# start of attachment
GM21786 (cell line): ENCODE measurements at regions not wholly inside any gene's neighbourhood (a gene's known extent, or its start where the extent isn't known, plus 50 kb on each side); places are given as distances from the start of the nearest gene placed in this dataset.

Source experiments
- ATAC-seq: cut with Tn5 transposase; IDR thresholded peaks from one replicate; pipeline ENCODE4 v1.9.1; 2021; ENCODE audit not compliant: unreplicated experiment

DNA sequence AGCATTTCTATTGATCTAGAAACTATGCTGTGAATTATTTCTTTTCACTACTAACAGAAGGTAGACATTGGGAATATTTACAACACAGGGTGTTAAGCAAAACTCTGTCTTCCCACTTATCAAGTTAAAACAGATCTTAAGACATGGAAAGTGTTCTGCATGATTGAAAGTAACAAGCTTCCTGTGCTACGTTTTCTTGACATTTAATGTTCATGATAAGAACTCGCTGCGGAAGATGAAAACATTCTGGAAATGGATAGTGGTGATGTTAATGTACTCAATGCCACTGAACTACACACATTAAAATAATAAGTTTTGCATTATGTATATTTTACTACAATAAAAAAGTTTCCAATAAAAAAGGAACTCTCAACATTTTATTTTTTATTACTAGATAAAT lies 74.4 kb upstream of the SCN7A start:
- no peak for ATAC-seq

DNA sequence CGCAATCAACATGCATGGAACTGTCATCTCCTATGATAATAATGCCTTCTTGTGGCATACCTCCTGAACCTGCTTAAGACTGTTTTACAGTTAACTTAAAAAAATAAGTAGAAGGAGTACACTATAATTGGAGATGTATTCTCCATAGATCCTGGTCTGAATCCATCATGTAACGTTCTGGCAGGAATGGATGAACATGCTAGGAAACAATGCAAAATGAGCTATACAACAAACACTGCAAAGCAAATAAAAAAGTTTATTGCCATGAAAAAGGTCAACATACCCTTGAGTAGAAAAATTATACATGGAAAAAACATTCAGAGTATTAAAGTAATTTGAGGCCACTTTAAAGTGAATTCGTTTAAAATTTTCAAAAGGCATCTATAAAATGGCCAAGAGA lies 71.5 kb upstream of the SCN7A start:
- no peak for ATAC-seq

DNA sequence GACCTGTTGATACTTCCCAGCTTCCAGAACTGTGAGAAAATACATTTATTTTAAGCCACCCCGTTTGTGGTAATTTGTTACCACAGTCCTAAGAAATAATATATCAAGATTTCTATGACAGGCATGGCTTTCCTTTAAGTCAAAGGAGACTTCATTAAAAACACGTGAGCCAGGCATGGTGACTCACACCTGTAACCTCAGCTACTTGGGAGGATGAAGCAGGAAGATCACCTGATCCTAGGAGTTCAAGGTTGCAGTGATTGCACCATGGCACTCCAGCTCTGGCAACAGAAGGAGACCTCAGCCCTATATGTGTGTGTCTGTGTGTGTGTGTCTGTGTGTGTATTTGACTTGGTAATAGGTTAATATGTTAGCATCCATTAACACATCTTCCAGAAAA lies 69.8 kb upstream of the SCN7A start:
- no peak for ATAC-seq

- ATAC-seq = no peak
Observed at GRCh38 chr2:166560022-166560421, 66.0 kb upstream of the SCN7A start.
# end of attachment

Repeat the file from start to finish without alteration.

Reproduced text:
GM21786 (cell line): ENCODE measurements at regions not wholly inside any gene's neighbourhood (a gene's known extent, or its start where the extent isn't known, plus 50 kb on each side); places are given as distances from the start of the nearest gene placed in this dataset.

Source experiments
- ATAC-seq: cut with Tn5 transposase; IDR thresholded peaks from one replicate; pipeline ENCODE4 v1.9.1; 2021; ENCODE audit not compliant: unreplicated experiment

DNA sequence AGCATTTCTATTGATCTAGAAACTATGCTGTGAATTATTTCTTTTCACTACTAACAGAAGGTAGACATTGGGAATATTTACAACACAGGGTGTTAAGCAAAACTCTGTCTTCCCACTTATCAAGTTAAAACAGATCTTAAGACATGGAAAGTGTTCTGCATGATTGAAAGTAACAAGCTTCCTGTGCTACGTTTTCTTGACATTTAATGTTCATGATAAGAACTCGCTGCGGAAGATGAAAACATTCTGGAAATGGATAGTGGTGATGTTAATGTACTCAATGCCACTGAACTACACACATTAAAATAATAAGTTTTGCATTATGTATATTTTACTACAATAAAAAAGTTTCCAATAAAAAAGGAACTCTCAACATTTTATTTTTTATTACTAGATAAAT lies 74.4 kb upstream of the SCN7A start:
- no peak for ATAC-seq

DNA sequence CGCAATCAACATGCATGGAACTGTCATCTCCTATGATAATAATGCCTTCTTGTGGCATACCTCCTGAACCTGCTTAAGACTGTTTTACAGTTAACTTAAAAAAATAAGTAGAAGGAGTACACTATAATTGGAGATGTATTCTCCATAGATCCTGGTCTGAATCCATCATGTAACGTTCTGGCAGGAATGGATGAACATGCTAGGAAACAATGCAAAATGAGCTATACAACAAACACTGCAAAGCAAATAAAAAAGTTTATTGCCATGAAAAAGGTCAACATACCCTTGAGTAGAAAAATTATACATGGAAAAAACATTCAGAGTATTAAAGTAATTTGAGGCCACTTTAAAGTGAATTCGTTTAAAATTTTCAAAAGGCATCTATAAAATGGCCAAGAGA lies 71.5 kb upstream of the SCN7A start:
- no peak for ATAC-seq

DNA sequence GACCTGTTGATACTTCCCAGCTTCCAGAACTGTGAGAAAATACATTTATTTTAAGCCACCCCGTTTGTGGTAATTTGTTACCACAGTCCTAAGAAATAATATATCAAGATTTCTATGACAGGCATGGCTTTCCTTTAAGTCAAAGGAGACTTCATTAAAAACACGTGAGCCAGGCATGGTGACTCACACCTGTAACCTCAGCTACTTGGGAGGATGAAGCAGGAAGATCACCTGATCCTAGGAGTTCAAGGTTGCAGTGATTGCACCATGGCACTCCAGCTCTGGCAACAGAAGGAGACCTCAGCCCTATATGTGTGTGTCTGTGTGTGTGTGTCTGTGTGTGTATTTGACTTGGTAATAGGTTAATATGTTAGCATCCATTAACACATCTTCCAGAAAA lies 69.8 kb upstream of the SCN7A start:
- no peak for ATAC-seq

- ATAC-seq = no peak
Observed at GRCh38 chr2:166560022-166560421, 66.0 kb upstream of the SCN7A start.